Angel-II-1988 The very first directorial effort of Stanley Tong, who went on to become one of Jackie Chan’s directors of choice with films like Police Story 3 : Supercop and Rumble in the BronxIron Angels 2 sees the the return of the titular “angels”, elite mercenaries played by Moon Lee, Elaine Lui and Alex Fong, with the notable absence of David Chiang who played their boss in the first film but with the notable addition of Kharina Sa, a strikingly stunning panther of a woman with no backstory and little dialogue. This time they’re vacationing in Malaysia, where they meet Alex’s lifelong friend Peter, who’s become a wealthy businessman. But just as Elaine starts to fall for him, the Angels realize that he’s actually a wannabe-dictator with a small army of his own, and that they have to stop him. Similar to the first film, Iron Angels 2 features surprisingly little action for much of its runtime, a fact that is disappointing considering this is a film so crudely plotted that the villain’s evil ambitions are revealed with a scene of him watching archive footage of Hitler. But again like the first film, it all ends with almost half an hour of intense action, in this case a relentless Rambo-inspired jungle-set action scene, with Alex Fong carrying out a one-man ambush on dozens of soldiers, Moon Lee taking on Yuen Tak (who also choreographs the action) in a furious fight, and Elaine Lui gunning down henchmen while hanging from a zip line. It’s a superbly bombastic and exciting piece of action directing and fearless stuntwork (witness Moon Lee’s un-doubled narrow escape from an exploding watchtower, the lady has guts), a reward to the audience for sticking through one hour of fairly uninvolving drama. **1/2

CHINA STRIKE FORCE (2000) short review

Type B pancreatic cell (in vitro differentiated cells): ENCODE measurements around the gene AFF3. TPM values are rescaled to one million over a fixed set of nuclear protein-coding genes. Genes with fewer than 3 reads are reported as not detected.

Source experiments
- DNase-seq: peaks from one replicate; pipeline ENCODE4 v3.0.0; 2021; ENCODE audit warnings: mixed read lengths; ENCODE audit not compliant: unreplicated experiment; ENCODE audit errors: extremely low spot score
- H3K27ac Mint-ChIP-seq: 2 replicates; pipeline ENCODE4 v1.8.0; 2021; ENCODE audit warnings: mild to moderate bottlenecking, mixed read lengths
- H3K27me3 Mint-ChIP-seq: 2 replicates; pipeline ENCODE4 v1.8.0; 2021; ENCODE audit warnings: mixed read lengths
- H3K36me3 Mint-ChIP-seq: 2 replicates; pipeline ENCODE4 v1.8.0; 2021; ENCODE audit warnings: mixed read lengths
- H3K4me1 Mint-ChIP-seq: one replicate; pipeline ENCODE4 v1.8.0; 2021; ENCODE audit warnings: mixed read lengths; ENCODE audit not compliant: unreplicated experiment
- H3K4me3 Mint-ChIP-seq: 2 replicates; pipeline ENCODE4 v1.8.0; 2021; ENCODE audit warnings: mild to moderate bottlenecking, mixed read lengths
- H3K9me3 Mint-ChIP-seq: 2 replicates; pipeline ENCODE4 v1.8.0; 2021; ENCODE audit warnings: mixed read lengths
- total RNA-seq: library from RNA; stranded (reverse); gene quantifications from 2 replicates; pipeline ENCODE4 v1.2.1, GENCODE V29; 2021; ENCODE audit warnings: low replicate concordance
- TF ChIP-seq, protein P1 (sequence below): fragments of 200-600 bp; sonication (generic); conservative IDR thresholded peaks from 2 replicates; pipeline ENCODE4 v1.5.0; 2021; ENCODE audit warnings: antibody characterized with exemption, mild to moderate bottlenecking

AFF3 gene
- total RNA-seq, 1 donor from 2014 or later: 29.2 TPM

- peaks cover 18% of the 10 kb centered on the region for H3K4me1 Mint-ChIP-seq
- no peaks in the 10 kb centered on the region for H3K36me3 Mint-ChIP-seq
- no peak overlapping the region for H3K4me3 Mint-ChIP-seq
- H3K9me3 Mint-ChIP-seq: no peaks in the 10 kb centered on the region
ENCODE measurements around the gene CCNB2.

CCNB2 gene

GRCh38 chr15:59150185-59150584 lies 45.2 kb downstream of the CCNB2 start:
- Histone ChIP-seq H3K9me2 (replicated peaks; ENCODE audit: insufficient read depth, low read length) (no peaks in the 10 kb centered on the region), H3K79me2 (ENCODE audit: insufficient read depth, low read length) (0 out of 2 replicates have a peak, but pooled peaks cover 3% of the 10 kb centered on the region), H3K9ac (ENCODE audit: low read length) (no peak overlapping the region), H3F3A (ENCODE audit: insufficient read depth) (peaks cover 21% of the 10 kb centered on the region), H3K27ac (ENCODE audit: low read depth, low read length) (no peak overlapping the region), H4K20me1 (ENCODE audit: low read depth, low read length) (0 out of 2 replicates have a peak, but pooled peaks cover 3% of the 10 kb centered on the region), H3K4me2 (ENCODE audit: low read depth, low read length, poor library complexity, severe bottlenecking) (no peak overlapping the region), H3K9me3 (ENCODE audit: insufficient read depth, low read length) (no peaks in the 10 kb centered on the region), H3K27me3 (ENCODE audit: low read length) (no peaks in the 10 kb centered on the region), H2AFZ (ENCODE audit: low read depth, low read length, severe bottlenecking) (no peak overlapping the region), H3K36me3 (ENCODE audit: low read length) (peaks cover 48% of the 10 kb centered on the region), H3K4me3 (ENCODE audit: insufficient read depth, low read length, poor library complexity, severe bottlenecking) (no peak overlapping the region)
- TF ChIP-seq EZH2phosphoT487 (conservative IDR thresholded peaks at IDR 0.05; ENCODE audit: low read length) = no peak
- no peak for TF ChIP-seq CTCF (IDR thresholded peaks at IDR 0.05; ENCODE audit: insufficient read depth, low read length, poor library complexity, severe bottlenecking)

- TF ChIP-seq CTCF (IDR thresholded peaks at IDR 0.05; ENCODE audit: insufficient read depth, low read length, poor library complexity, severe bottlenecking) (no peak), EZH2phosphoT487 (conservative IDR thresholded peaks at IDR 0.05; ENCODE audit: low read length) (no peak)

With a cast that is kind of interesting in its own warped way (Hong Kong heartthrob Aaron Kwok, American-born Taiwanese singer Wang Leehom, Miss Japan 1992 Norika Fujiwara, underrated Hawaiian cypher Mark Dacascos and American rapper/awful actor Coolio, no less), and an experienced action director at the helm (Jackie Chan’s main yes man Stanley Tong), China Strike Force is, at least, entertaining. The forgettable and trite plot involves two Chinese agents (Kwok and Wang) tracking drug smugglers (Dacascos and Coolio), and the possible double-agent (Fujiwara) stuck in between. Coolio is punishingly bad and drags the whole thing down, but most of the action scenes are impressive, especially the vertigo-inducing final fight on a pane of glass dangling from the top of a skyscraper. Stanley Tong proves yet again that he’s one of the best action directors around, and Ailen Sit’s choreography is superbly fluid and weirdly balletic. By now, you’ve guessed that China Strike Force only has its action going for it. **

 

SUPERCOP 2 (aka PROJECT S) (1993) review

After having taken a 5-year break from 1987 to 1992 to dedicate herself to her mariage with producer Dickson Poon, Michelle Yeoh made a triumphant comeback as Jackie Chan’s female counterpart in Police Story 3 : Supercop. She made such an impression in it, more than holding her own in the fight scenes next to Chan, that her character in that film, Mainland police officer Jessica Yang, got her own spin-off the following year : Supercop 2 (also known as Project S). When her boyfriend David (Yu Rongguang) decides to leave for Hong Kong to try and make a better living, Jessica Yang refuses to go with him, out of dedication to her work as a police officer. Later, she is herself called to Hong Kong to help fight against a huge crime wave in the city. What she doesn’t know yet is that David has crossed over to the other side of the law and is one of the masterminds behind this crime wave.